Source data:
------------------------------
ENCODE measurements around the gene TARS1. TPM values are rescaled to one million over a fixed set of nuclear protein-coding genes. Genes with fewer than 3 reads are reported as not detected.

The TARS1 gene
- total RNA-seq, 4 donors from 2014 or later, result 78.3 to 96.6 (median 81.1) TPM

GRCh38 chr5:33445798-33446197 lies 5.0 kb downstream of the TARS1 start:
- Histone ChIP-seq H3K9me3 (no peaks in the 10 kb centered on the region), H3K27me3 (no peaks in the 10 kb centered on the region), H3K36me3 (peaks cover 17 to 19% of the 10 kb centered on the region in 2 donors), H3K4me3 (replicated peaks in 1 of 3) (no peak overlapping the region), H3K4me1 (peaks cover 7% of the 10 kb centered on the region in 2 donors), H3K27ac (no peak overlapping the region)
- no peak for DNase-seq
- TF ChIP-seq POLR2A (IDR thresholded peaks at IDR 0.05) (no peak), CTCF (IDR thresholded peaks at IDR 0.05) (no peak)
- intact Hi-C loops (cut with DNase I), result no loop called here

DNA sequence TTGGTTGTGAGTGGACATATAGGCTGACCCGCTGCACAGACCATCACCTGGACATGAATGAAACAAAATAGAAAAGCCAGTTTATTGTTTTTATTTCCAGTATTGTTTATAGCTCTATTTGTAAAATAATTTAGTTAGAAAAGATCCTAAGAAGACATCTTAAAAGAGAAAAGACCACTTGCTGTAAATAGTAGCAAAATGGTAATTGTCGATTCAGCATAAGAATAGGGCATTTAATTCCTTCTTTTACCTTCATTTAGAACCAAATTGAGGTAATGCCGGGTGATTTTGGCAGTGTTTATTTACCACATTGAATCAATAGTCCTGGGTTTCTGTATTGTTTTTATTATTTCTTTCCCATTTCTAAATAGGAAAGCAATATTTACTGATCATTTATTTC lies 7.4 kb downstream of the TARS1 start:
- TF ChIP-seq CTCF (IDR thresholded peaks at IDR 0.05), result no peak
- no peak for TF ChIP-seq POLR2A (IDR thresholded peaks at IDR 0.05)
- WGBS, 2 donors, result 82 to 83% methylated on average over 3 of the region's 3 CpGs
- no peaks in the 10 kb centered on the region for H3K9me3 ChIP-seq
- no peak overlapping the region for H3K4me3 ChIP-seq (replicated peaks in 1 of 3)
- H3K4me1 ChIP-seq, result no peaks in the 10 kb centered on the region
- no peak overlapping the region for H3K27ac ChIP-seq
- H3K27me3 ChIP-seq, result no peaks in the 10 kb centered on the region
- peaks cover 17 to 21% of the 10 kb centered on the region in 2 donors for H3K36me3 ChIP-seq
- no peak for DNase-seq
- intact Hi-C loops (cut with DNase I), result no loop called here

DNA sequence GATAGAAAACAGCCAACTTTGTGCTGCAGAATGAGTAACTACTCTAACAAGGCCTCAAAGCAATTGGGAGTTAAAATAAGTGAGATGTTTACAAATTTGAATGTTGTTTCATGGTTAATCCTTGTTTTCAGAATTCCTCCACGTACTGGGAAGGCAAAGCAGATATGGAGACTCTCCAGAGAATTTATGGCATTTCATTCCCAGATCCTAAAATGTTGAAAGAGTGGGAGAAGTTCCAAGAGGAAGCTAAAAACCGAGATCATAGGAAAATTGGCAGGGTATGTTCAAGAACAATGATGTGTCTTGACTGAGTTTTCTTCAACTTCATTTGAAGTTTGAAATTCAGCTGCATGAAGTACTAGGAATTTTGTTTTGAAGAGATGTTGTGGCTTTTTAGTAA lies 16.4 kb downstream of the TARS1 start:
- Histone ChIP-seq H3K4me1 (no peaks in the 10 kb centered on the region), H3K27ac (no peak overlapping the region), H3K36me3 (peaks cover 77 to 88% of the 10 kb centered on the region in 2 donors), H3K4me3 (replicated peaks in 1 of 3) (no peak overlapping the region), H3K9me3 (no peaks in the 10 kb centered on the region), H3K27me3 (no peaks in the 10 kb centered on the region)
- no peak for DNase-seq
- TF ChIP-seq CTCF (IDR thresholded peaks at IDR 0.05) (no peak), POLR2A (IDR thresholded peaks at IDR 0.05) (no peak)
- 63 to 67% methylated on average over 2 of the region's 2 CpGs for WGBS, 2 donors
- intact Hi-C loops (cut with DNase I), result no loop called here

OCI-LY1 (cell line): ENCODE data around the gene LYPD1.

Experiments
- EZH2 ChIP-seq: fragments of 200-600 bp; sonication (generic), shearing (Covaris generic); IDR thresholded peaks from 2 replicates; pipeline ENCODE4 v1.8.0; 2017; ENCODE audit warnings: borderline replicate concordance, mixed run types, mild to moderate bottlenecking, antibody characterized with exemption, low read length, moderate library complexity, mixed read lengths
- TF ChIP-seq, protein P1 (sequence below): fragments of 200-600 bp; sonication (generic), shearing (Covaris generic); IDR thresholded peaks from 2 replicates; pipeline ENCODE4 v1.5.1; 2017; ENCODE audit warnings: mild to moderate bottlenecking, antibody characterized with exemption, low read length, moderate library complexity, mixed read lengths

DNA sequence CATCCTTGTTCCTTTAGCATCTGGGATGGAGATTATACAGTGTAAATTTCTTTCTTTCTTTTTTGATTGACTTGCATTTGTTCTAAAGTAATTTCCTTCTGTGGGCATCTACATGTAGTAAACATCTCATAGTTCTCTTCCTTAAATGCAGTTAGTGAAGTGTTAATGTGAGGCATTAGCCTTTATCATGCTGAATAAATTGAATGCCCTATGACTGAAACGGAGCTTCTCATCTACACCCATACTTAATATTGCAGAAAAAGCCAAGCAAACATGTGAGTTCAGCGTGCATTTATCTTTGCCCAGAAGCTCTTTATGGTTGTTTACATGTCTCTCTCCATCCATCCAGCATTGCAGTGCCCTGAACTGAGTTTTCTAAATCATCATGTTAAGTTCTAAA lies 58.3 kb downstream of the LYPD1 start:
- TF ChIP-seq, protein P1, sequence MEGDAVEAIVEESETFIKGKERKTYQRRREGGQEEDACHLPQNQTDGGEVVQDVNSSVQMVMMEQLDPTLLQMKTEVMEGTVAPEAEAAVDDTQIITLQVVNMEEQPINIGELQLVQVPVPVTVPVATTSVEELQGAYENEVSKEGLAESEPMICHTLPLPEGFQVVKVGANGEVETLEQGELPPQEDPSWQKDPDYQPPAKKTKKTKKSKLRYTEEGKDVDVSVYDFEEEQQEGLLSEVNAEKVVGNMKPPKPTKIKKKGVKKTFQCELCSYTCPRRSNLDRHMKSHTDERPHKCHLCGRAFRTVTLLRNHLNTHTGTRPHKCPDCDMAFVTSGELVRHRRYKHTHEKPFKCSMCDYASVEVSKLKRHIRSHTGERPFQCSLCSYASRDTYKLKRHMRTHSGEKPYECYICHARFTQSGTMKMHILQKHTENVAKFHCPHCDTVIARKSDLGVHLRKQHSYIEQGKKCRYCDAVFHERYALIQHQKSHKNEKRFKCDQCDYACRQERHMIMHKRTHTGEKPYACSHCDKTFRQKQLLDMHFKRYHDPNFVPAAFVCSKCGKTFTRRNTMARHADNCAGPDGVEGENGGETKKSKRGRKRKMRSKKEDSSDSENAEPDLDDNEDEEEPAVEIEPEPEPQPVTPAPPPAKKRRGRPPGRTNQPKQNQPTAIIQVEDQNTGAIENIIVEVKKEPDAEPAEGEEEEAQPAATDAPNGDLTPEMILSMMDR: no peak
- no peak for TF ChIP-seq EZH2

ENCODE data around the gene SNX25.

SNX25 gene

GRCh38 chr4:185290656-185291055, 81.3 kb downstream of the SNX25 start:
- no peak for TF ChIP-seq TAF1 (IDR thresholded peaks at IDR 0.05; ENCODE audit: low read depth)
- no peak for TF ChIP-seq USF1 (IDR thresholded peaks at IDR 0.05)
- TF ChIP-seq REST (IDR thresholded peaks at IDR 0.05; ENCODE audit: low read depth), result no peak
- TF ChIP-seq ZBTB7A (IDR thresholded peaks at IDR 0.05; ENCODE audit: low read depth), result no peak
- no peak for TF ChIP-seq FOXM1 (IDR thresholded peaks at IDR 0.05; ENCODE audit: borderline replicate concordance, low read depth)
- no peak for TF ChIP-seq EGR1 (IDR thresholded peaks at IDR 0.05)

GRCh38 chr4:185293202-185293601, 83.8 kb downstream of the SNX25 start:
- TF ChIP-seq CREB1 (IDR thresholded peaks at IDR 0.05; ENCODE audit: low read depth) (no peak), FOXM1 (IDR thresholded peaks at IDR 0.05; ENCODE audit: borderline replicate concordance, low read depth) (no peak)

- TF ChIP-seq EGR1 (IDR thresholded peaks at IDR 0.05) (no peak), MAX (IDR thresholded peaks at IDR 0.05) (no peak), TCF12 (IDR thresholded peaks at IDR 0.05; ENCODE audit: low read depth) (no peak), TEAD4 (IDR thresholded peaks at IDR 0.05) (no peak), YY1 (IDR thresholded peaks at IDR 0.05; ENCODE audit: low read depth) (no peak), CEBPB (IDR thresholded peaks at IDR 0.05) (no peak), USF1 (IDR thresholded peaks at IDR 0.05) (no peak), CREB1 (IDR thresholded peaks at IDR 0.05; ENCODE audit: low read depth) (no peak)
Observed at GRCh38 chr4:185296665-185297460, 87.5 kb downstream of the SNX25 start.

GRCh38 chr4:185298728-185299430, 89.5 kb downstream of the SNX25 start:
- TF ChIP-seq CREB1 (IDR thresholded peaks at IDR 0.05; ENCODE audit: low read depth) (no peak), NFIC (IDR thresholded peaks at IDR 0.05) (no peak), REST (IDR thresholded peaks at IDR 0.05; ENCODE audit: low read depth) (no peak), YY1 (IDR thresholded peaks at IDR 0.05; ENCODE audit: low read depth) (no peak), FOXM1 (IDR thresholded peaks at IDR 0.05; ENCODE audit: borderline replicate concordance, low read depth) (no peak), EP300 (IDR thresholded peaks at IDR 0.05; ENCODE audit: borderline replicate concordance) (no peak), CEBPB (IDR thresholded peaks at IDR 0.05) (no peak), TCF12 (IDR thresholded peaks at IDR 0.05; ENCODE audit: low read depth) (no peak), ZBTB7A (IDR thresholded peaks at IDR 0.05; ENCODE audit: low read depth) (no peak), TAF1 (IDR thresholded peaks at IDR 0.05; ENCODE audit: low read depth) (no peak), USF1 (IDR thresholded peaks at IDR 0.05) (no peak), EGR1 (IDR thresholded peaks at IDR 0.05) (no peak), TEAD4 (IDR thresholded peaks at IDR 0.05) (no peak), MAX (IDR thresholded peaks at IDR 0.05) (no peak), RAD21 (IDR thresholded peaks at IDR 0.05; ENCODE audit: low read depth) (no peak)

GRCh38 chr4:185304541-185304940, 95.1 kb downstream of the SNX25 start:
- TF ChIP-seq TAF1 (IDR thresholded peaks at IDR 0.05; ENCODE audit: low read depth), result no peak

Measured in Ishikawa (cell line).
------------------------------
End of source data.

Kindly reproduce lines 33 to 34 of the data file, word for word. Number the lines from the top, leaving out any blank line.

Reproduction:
- no peak for TF ChIP-seq EZH2

ENCODE data around the gene SNX25.